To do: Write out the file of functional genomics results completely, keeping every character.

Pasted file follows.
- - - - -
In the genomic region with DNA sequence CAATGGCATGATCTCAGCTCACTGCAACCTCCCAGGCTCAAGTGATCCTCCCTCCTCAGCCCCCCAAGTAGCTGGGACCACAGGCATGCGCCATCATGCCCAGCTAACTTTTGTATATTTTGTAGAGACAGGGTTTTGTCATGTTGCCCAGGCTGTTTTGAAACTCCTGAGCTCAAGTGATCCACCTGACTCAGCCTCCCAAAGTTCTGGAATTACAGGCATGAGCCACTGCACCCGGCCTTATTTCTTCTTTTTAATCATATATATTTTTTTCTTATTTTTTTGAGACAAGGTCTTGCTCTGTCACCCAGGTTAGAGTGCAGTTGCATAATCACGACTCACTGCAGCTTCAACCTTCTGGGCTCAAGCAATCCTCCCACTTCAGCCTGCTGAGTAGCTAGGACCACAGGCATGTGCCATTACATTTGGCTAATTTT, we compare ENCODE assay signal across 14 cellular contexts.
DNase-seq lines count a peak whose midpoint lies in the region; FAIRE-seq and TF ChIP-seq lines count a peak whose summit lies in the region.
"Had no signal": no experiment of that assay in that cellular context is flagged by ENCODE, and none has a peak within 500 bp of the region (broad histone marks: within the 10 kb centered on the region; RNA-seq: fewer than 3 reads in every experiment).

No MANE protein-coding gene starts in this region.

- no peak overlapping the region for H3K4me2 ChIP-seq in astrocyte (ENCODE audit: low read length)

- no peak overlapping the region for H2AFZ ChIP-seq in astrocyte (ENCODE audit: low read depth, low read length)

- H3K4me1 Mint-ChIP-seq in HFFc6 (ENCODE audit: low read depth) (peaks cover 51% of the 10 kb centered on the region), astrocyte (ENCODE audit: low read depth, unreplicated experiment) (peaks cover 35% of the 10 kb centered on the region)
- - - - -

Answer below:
In the genomic region with DNA sequence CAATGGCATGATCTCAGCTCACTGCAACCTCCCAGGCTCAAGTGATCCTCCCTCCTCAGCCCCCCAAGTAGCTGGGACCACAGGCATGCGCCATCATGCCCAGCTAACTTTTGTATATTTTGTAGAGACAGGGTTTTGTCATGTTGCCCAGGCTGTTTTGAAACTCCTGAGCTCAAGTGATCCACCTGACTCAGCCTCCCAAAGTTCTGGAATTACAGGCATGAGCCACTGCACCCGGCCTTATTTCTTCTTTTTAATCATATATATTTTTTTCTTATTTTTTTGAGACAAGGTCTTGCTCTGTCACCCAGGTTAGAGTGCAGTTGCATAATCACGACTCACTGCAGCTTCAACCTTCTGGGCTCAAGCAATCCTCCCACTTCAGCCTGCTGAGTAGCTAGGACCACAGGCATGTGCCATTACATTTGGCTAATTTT, we compare ENCODE assay signal across 14 cellular contexts.
DNase-seq lines count a peak whose midpoint lies in the region; FAIRE-seq and TF ChIP-seq lines count a peak whose summit lies in the region.
"Had no signal": no experiment of that assay in that cellular context is flagged by ENCODE, and none has a peak within 500 bp of the region (broad histone marks: within the 10 kb centered on the region; RNA-seq: fewer than 3 reads in every experiment).

No MANE protein-coding gene starts in this region.

- no peak overlapping the region for H3K4me2 ChIP-seq in astrocyte (ENCODE audit: low read length)

- no peak overlapping the region for H2AFZ ChIP-seq in astrocyte (ENCODE audit: low read depth, low read length)

- H3K4me1 Mint-ChIP-seq in HFFc6 (ENCODE audit: low read depth) (peaks cover 51% of the 10 kb centered on the region), astrocyte (ENCODE audit: low read depth, unreplicated experiment) (peaks cover 35% of the 10 kb centered on the region)